Know jab, now play: Study tests best way to support child vaccination
Geelong and Surf Coast children are needed for a study to determine how play therapy can help kids cope with routine medical procedures, such as immunisation.
The Deakin University research will use special eye-tracking technology, developed by the Institute for Intelligent Systems Research and Innovation (IISRI), to assess how children react to a routine vaccination.
The study will provide first-of-its kind scientific data to build better understanding across two important, and related, areas.
- Children's fear and coping response to vaccination.
- How play therapy can help children better prepare for, and recover from, confronting medical procedures.
Lead researcher Belinda Dean, a PhD candidate in the play therapy team at Deakin's School of Health and Social Development, said children today were the most vaccinated population in history.
"All children respond to immunisation differently, these different responses are important to understanding whether play-based therapy can make a difference," Dean said.
"We want to prevent fear around vaccinations because it can have long-term impacts. We need children to feel comfortable seeking medical treatment when they need it."
That's where Dean, who has a background in nursing, believes play therapy can help.
Using play therapy in children's medical appointments
As part of the research trial at Torquay Medical Hub, children between three and six who are scheduled for their four-year-old vaccine or require a flu or travel vaccine will wear iPupilX glasses, special eye-tracking technology developed at Deakin.
The easy to wear, non-intrusive technology will assess the child's neurobehavioral response during the vaccination, through eye movement including changes in the pupil. Each child will also take part in a play therapy session before and after the procedure.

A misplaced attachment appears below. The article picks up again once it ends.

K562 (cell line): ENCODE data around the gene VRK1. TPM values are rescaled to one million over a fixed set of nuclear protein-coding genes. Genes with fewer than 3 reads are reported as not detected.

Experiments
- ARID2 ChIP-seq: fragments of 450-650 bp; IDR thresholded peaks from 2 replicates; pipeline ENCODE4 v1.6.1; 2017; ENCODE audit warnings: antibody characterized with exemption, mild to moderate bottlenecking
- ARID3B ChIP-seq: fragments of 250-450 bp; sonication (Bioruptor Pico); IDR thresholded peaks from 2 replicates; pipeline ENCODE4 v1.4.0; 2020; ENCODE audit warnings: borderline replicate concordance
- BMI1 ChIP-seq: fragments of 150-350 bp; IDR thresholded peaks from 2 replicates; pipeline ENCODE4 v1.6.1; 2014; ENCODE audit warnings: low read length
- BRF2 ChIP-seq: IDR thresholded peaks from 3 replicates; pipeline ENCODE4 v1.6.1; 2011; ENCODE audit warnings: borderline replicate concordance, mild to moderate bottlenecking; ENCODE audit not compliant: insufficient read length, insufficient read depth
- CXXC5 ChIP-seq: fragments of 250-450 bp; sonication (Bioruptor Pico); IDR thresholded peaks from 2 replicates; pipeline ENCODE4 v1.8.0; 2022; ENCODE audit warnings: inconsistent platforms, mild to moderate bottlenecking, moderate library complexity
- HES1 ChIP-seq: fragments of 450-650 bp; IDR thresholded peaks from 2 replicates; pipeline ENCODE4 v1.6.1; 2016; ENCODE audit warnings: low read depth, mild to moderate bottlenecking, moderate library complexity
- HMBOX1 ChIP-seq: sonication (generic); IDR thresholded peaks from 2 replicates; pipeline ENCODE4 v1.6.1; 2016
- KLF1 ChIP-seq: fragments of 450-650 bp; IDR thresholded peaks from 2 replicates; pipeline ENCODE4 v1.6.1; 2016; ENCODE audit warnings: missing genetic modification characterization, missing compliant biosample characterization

"Other studies have shown that the more play-based preparation that children are able to participate in the better we can help them through potentially scary medical procedures," Dean said.
"Ultimately, we could train nurses, and other health workers, in how to use medical play-based skills. To help them build rapport with children and assess what they might need. It's important to impart these skills across the medical and health profession."
While this study is looking at vaccinations specifically, Dean and the research team, including principal supervisor Associate Professor Judi Parson, believe the results could be applied across healthcare more generally.
"Play is children's language. It is an important way to help children feel prepared for medical procedures, which in turn helps them feel more calm and less anxious, no matter the procedure," Dean said.
An impactful application of Deakin's iPupilX technology
Lead developer of the tracking technology used in the study, IISRI Professor Asim Bhatti said he hoped that using the iPupilX would bring in some important scientific data to bolster the case for play therapy and its benefits.
"Prior to this, the practice in evaluating a response has been questionnaires, which can be biased," Professor Bhatti said.
"This technology allows us to have more objective findings. It can tell us a variety of cognitive stories that are hard to capture through a questionnaire."
IISRI's iPupilX is a wearable eye-tracking device that uses the information generated through changes in the wearer’s pupil to monitor attention and focus levels. Initially, the technology tracked performance in industries such as defence and manufacturing. But more recently, it has been used to examine children's interaction with harmful products like junk food, alcohol and cigarettes.
This technology has a unique advantage; it can be worn during normal activities and routines, allowing researchers to gather data anywhere and anytime - making it perfect for the study of children.